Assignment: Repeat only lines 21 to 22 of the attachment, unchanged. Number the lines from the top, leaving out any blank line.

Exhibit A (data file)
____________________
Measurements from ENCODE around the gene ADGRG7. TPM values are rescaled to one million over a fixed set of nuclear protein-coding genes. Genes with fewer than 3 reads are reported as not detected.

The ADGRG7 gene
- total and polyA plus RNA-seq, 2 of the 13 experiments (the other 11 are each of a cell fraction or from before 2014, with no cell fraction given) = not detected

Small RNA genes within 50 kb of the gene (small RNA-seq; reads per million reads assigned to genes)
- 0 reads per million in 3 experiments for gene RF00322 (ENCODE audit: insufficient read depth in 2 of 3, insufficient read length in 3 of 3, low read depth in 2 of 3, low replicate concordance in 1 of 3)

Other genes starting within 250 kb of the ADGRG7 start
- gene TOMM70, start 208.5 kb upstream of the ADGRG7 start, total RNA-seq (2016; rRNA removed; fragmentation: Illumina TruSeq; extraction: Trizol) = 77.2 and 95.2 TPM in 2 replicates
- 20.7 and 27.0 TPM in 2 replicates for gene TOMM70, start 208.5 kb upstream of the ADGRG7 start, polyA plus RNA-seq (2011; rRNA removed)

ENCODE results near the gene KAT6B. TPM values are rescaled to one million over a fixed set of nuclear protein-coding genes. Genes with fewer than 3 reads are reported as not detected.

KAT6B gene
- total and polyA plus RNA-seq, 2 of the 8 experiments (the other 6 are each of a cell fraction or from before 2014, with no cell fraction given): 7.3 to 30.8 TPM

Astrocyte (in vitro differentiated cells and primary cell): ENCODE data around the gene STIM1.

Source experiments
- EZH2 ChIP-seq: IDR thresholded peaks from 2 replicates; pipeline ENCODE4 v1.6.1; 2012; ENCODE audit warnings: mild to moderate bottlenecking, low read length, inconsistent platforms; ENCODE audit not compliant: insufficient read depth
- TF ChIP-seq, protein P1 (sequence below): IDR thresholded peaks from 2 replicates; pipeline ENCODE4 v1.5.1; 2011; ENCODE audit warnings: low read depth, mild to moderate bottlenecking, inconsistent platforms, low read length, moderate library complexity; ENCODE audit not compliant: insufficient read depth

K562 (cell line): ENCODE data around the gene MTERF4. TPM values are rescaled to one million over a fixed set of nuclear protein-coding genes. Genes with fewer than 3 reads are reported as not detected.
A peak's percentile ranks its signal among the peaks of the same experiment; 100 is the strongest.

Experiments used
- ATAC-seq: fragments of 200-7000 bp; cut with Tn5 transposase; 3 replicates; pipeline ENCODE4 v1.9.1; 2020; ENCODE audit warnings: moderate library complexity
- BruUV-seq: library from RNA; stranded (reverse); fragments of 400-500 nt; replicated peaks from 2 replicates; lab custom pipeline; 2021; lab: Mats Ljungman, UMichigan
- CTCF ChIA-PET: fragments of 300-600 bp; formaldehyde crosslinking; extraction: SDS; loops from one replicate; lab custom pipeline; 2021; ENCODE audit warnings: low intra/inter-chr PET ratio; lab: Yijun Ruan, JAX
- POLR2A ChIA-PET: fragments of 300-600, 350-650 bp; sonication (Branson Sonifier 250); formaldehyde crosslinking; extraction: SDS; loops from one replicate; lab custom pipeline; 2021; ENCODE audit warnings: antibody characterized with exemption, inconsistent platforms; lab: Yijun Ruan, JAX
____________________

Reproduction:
- CTCF ChIA-PET: fragments of 300-600 bp; formaldehyde crosslinking; extraction: SDS; loops from one replicate; lab custom pipeline; 2021; ENCODE audit warnings: low intra/inter-chr PET ratio; lab: Yijun Ruan, JAX
- POLR2A ChIA-PET: fragments of 300-600, 350-650 bp; sonication (Branson Sonifier 250); formaldehyde crosslinking; extraction: SDS; loops from one replicate; lab custom pipeline; 2021; ENCODE audit warnings: antibody characterized with exemption, inconsistent platforms; lab: Yijun Ruan, JAX